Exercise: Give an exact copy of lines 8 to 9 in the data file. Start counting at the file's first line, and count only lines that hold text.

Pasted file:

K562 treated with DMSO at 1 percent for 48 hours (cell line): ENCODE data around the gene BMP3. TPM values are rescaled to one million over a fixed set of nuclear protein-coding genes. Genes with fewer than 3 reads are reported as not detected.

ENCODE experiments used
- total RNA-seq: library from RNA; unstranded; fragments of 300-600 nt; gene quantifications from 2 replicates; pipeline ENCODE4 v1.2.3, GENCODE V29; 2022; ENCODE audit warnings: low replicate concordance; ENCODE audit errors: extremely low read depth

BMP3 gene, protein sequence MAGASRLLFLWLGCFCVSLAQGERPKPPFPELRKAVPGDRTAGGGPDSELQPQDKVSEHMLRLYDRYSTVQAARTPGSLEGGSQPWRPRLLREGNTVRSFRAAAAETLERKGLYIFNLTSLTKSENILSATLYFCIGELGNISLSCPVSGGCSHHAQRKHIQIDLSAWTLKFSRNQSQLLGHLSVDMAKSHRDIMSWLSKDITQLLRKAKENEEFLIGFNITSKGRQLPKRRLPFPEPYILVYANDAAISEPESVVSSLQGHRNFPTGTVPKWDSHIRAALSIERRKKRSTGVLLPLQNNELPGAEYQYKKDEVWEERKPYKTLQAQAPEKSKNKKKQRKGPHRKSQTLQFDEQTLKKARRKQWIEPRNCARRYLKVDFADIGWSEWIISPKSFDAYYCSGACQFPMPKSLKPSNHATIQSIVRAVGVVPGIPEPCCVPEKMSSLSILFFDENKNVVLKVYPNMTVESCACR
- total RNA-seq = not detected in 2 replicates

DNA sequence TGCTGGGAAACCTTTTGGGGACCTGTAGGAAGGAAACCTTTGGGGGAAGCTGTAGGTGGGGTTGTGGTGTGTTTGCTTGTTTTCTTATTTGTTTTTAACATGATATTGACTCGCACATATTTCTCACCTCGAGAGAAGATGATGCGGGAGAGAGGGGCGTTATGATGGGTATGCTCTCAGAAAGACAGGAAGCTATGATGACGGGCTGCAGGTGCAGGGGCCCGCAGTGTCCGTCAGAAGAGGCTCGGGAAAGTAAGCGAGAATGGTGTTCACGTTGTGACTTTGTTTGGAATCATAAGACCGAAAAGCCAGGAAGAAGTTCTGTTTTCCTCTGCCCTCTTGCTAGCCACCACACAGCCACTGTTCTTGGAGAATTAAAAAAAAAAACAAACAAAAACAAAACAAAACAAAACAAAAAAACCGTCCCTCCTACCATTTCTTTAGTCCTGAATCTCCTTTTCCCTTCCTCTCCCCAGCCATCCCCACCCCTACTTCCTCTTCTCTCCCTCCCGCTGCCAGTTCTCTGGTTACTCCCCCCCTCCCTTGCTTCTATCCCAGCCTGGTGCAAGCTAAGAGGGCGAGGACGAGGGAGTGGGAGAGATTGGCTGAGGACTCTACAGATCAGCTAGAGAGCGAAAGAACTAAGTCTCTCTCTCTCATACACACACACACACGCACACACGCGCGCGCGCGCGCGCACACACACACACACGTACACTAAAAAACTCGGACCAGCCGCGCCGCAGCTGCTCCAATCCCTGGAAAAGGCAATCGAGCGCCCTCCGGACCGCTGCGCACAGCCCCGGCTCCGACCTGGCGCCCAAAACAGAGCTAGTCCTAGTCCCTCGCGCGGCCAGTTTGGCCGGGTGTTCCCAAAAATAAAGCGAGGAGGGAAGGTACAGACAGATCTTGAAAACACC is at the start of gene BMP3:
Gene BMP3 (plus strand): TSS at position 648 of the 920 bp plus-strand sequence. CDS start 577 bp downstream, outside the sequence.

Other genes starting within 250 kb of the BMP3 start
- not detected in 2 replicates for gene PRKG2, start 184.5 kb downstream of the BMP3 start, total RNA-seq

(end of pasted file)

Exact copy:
Other genes starting within 250 kb of the BMP3 start
- not detected in 2 replicates for gene PRKG2, start 184.5 kb downstream of the BMP3 start, total RNA-seq